WATER RESOURCES RESEARCH GRANT PROPOSAL
TITLE: SALINITY MANAGEMENT IN WESTERN WETLANDS: EFFECTS OF IRRIGATED AGRICULTURE ON AVIAN DIVERSITY
DURATION: September 1997- July 2000
FEDERAL FUNDS REQUESTED: $122,936
NON-FEDERAL FUNDS: $245,875
Lewis W. Oring and Margaret A. Rubega, Department of Environmental and Resource Sciences 1000 Valley Road, University of Nevada, Reno, Reno, NV
Jay Dow, Sr. Wetlands, 449-355 Jakes Lane, Doyle, CA
Susan M. Haig, Department of Fisheries and Wildlife, Oregon State University, Corvallis, OR and; Forest and Rangeland Ecosystem Science Center Biological Resources Division, United States Geological Survey, Corvallis, OR
CRITICAL WATER PROBLEM ADDRESSED BY THE RESEARCH:
One-fourth of the world's wetlands are gone (Williams 1990). More than 50% (22 million ha) of all wetlands in the United States have been lost since 1780 (Dahl 1990). Losses have been particularly severe in the arid west' e.g., half of Nevada's wet lands and 90% of northern Nevada wetlands have been lost over the last 200 years (Dahl 1990). These losses have dramatically reduced formerly diverse assemblages of millions of waterfowl and shorebirds, including numerous species currently considered thre atened or endangered. Now wetland bird populations are further threatened because more than half of remaining western wetlands ( Hallock and Hallock 1993) are highly likely to suffer salinization as a result of agricultural (and urban) use and reuse of wa ter. Salinization is likely to harm wetland bird populations through reproductive failure brought on by more regulatory stress, reduced diet diversity, and energetic costs resulting from the need to visit fresh water. New agricultural methods of water con servation and reuse, designed to reduce conflicts between agriculture and wetland reserves, will increase soil and wetland water salinity, thereby accelerating conflict over access to first-use (fresh) water. The implications of soil salinization for agri culture have long been considered. However, water salinization effects on wetlands are an overlooked, but potentially disastrous threat to avian biodiversity.
Effective water allocation by public policymakers will require an understanding of the impacts of salinity on wetland bird populations. As human populations of western states expand, fresh water will become an ever-more precious resource, and conflict over its use will increase. If we are to preserve remaining wetland bird populations along with productive urban and agricultural water uses, we must understand the effects of salinization. Without this knowledge, wetland bird habitat restoration and reme diation, (such as that mandated under Section 404 of the Clean Water Act or Public Law 101-618, The Truckee-Carson-Pyramid Lake Water Rights Settlement Act, 1990) may fail to meet public needs. Restoration might create unsuitable habitat and exacerbate th e problem, or might divert unnecessary amounts of flesh water that could be put to other uses. Because high quality cannot be maintained for all water, specific salinity standards for wetland bird habitat will be vital for effective water management.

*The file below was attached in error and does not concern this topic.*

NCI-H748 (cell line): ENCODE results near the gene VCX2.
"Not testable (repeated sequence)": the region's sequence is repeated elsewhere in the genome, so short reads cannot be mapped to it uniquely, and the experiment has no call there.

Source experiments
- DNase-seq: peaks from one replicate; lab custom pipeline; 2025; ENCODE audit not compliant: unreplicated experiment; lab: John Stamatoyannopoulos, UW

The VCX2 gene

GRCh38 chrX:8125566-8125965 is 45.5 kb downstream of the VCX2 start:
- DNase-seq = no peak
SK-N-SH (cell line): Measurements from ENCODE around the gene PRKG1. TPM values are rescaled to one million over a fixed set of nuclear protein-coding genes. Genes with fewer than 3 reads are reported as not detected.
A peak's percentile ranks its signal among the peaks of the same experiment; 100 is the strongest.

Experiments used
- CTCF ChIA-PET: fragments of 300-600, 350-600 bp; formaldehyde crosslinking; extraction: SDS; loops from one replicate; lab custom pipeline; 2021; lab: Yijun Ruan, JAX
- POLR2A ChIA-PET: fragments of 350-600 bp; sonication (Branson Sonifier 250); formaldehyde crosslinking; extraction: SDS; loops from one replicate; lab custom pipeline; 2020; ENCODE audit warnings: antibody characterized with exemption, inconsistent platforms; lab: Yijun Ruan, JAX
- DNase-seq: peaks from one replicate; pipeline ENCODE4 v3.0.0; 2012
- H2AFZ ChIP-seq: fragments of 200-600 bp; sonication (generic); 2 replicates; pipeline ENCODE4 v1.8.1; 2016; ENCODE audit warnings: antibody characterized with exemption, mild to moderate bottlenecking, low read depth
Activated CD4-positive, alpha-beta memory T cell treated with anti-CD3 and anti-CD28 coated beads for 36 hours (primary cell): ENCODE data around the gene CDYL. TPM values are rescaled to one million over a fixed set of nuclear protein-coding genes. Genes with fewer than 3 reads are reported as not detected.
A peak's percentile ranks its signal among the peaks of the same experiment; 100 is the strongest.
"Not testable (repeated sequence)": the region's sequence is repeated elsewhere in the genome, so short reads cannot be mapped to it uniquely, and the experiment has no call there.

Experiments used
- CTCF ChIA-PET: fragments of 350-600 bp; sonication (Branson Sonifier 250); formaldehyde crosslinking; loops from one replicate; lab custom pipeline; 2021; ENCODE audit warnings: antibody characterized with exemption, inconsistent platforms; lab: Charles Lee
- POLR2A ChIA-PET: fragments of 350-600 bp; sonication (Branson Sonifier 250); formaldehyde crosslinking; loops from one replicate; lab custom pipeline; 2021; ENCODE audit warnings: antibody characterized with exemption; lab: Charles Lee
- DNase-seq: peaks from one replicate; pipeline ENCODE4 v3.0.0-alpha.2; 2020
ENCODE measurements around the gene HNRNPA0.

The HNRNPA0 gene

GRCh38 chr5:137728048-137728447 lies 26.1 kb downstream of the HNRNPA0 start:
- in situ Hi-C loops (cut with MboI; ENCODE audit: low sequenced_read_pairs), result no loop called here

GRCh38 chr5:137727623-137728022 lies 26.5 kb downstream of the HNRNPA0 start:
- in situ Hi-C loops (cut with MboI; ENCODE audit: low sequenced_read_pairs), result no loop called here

RESULTS AND BENEFITS OF THE RESEARCH:
The results of this research will contribute to the maintenance of avian diversity in the arid west by using specific information about avian salt tolerance to establish wetland salinity standards. Research proposed will provide specific information on the physiological and behavioral ability of wetland birds to compensate for salt loading, and provide biologically-based salinity guidelines for wetland reserve and remediation design. Integration of laboratory and field analyses will allow us to determi ne to what extent birds use freshwater inflows to reduce salinity costs. Surveys of bird use of wetlands at our field site and elsewhere in the Great Basin will allow us to predict the extent to which sub-optimal salinity conditions can be ameliorated wit h limited freshwater inflows, as well as determining the temporal and spatial scales at which such inflows must be delivered in order to effectively support breeding birds. The most important impact of this research isthat it will provide objectiv e information for conflict resolution between agriculture and wildlife values.As natural wetlands disappear, wildlife reserves and remediation sites will become critical as centers of diversity for birds and other wildlife. Concrete understanding of the effects of salinity on wildlife will allow development of salinity standards and management practices for wetlands, and will allow wetland managers to provide the best habitat possible while minimizing the use of fresh water. Western water managers will be able to optimally allocate first-use (fresh) water to meet environmental, urban, and agricultural needs.
U.S. Department of the Interior, U.S. Geological Survey
Maintained by: John Schefter
Last Updated: Wednesday March 23, 2005 9:17 AM
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